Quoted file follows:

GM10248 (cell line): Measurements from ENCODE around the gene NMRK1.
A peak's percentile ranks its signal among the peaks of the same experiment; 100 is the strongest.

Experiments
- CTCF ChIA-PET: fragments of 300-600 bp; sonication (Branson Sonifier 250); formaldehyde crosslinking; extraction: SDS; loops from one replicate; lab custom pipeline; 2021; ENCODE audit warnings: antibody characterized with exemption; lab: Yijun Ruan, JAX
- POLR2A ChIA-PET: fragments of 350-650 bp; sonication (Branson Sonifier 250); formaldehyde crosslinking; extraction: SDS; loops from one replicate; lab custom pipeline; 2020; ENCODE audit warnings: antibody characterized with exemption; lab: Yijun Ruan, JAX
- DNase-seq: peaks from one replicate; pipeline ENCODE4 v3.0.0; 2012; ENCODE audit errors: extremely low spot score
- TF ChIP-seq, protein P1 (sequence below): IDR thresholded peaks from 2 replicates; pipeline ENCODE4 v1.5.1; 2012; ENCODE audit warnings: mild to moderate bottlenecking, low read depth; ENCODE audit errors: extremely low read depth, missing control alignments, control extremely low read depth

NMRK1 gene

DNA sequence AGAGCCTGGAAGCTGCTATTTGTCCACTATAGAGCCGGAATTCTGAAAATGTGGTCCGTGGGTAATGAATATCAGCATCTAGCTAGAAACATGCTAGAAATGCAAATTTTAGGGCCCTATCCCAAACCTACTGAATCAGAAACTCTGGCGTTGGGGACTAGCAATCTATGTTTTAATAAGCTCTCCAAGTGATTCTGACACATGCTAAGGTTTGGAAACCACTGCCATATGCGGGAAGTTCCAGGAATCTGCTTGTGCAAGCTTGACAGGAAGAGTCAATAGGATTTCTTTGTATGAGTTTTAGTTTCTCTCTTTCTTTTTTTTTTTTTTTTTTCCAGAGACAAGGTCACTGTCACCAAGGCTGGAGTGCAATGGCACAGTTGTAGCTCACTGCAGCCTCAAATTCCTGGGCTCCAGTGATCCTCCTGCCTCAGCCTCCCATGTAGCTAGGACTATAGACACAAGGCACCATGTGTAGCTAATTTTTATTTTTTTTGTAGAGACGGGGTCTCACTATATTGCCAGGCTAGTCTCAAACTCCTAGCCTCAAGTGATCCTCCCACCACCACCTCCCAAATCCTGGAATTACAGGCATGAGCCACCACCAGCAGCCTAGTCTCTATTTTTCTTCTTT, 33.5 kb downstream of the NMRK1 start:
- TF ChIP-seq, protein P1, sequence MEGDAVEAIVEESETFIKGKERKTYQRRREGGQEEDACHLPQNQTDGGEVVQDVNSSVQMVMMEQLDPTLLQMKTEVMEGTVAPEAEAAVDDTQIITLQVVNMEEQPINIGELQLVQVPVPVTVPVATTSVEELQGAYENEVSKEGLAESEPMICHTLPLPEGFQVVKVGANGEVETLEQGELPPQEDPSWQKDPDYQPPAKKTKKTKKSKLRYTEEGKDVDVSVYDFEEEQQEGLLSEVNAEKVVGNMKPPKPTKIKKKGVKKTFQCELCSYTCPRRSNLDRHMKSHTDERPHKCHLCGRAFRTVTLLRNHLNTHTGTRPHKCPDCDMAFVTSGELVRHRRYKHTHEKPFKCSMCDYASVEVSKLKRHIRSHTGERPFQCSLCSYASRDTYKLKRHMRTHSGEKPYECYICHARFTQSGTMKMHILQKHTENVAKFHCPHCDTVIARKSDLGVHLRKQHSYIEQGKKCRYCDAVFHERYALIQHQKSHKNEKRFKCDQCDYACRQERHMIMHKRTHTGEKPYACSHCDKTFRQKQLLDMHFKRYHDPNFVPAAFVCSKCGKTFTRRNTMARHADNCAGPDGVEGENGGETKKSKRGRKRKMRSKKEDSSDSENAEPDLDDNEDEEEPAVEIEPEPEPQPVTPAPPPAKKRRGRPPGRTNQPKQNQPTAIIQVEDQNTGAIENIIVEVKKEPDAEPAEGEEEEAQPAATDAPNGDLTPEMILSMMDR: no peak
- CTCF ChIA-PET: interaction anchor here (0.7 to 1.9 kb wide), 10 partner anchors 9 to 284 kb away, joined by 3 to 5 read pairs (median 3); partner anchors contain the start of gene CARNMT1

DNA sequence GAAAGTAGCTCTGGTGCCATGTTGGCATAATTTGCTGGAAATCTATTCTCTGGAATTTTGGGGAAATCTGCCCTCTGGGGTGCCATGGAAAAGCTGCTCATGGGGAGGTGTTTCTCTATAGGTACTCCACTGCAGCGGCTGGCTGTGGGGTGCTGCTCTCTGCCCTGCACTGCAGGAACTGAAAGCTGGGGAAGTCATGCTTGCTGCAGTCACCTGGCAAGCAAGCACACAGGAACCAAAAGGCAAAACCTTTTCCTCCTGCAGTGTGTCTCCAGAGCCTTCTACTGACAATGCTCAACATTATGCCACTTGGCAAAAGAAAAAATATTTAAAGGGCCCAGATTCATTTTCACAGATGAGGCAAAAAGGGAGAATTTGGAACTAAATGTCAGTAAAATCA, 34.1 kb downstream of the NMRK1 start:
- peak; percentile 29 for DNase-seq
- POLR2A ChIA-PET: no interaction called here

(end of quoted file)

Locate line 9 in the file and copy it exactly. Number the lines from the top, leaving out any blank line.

DNA sequence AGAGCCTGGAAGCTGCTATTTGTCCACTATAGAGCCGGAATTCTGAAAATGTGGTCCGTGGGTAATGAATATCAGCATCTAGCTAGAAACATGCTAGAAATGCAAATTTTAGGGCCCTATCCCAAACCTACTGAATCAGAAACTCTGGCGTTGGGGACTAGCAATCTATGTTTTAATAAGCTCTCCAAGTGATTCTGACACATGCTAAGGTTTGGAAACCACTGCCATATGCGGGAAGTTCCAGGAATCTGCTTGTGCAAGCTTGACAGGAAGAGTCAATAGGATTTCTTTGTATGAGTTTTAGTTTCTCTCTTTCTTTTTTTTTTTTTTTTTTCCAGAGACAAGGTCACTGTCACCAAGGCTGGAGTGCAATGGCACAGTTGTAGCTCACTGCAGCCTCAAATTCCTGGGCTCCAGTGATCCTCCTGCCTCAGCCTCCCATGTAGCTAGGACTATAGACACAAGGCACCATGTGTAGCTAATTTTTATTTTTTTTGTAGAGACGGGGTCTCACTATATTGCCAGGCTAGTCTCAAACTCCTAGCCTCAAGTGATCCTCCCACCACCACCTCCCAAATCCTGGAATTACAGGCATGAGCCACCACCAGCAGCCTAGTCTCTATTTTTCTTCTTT, 33.5 kb downstream of the NMRK1 start: